Delegations of Indian and Pakistani officials began the second round of bilateral discussions over the Kartarpur corridor on Sunday, PTI reported. The officials discussed the draft agreement and operationalisation of the Kartarpur corridor and related technical matters.

“We are hopeful to have productive discussion and settlement of issues,” Pakistan Foreign Affairs Spokesperson Mohammad Faisal said. “The 70% work on the corridor has been completed.”

The Indian team had arrived at the Attari border to hold talks on Sunday morning, ANI reported. On the Pakistani side, a delegation of 13 officials led by Mohammad Faisal took part in the meeting. The meeting took place at the Attari-Wagah border on the Pakistani side.

Faisal said Pakistan is participating in the talks with a positive mindset. “The first round of talks was successful and we were ready for the second round in April,” he said. “Pakistan Prime Minister Imran Khan wants peace in the region. He is committed to open the corridor in time for the 550th birth anniversary celebrations of Guru Nanak in November 2019.”

“The meeting between both delegations has begun and likely to last for a few hours,” a Pakistan foreign office official told PTI. He said that the eight-member Indian delegation arrived at 9.15 am for talks.

A day ahead of the meeting, Pakistan reconstituted its Sikh Gurdwara Prabhandak Committee list, and dropped Khalistani leader Gopal Singh Chawla, over Indian concerns about his presence.

Matters that will be discussed at the meeting include the modalities of the corridor, who can use it, documents required for movement of pilgrims, and the number of people allowed, the Hindustan Times reported, citing sources. They will also talk about connectivity at Zero Point, where India is constructing a bridge. Work on a four-lane highway on the Indian side is also in full swing.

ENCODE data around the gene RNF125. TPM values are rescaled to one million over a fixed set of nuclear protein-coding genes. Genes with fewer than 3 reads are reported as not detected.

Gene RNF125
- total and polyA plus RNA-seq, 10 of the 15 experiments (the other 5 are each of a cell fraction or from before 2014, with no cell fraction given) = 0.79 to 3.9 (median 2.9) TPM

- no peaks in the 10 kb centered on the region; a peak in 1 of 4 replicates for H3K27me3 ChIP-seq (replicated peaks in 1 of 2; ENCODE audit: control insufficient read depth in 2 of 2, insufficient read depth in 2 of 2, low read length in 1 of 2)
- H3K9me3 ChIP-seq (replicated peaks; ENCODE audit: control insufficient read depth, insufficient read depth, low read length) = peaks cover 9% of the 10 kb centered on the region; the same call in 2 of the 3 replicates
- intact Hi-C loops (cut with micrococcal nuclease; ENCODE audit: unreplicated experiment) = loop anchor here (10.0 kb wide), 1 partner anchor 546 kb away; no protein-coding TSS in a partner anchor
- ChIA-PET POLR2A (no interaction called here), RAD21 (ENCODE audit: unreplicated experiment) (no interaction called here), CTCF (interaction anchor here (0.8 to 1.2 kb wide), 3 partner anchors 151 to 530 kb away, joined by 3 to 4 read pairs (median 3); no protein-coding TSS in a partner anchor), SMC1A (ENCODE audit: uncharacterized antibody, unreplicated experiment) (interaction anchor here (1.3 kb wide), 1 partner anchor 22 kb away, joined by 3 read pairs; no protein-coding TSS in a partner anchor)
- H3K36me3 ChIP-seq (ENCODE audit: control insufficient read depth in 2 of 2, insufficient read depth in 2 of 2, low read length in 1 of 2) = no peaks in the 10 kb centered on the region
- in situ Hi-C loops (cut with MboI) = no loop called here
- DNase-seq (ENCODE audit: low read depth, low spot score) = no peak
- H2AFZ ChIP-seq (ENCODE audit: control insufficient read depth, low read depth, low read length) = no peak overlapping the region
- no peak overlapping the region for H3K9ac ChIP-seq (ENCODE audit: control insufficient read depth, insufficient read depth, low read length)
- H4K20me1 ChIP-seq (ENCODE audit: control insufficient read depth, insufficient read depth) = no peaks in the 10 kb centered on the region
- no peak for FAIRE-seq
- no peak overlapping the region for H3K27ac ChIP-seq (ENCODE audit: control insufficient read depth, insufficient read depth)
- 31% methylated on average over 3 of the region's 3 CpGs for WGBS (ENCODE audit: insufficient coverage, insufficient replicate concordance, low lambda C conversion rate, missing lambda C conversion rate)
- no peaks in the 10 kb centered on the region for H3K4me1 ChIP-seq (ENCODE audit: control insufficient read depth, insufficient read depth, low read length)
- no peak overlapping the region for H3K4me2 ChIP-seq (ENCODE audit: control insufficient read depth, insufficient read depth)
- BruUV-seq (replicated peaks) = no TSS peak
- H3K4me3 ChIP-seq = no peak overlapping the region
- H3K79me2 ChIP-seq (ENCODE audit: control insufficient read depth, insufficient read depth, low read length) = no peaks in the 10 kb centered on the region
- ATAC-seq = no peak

India’s Ministry of External Affairs Spokesperson Raveesh Kumar had said on Thursday that any discussion on the Kartarpur corridor will be taken up with Pakistan in a meeting on July 14. Kumar added that India was committed to complete the project and expected two structural aspects of the corridor to be completed on time.

The first meeting between Indian and Pakistani officials was held on March 14 in Attari. At the meeting, India had urged Pakistan to provide visa-free access to 5,000 pilgrims a day initially, on all days of the week, to the Kartarpur shrine.

New Delhi and Islamabad laid the foundation stone for the project in November. The corridor will connect Dera Baba Nanak in India’s Punjab with the Gurdwara Darbar Sahib in Kartarpur area of Pakistan’s Narowal district. Guru Nanak, the founder of Sikhism, died in Kartarpur in 1539. The corridor will allow Indian Sikh devotees to travel without visas to the pilgrimage site.